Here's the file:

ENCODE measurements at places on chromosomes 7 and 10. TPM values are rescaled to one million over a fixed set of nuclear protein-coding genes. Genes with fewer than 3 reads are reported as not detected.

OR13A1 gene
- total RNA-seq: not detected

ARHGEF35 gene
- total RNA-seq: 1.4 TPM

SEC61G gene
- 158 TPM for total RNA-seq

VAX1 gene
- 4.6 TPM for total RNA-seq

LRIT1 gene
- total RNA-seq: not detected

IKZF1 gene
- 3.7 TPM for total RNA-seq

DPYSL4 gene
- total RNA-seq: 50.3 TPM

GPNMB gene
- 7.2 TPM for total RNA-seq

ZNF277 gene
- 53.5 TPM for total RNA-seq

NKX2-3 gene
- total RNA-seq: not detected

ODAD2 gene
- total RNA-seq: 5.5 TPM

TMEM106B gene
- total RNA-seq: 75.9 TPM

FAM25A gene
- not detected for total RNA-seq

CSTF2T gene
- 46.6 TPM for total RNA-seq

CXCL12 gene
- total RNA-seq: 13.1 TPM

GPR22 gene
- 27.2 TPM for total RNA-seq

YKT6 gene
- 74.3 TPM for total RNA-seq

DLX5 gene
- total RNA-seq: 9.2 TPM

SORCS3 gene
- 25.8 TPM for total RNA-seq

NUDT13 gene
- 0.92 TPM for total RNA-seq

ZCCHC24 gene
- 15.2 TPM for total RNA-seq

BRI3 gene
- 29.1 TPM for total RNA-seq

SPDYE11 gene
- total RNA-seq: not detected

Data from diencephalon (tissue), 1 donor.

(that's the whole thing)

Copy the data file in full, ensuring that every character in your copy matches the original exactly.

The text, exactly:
ENCODE measurements at places on chromosomes 7 and 10. TPM values are rescaled to one million over a fixed set of nuclear protein-coding genes. Genes with fewer than 3 reads are reported as not detected.

OR13A1 gene
- total RNA-seq: not detected

ARHGEF35 gene
- total RNA-seq: 1.4 TPM

SEC61G gene
- 158 TPM for total RNA-seq

VAX1 gene
- 4.6 TPM for total RNA-seq

LRIT1 gene
- total RNA-seq: not detected

IKZF1 gene
- 3.7 TPM for total RNA-seq

DPYSL4 gene
- total RNA-seq: 50.3 TPM

GPNMB gene
- 7.2 TPM for total RNA-seq

ZNF277 gene
- 53.5 TPM for total RNA-seq

NKX2-3 gene
- total RNA-seq: not detected

ODAD2 gene
- total RNA-seq: 5.5 TPM

TMEM106B gene
- total RNA-seq: 75.9 TPM

FAM25A gene
- not detected for total RNA-seq

CSTF2T gene
- 46.6 TPM for total RNA-seq

CXCL12 gene
- total RNA-seq: 13.1 TPM

GPR22 gene
- 27.2 TPM for total RNA-seq

YKT6 gene
- 74.3 TPM for total RNA-seq

DLX5 gene
- total RNA-seq: 9.2 TPM

SORCS3 gene
- 25.8 TPM for total RNA-seq

NUDT13 gene
- 0.92 TPM for total RNA-seq

ZCCHC24 gene
- 15.2 TPM for total RNA-seq

BRI3 gene
- 29.1 TPM for total RNA-seq

SPDYE11 gene
- total RNA-seq: not detected

Data from diencephalon (tissue), 1 donor.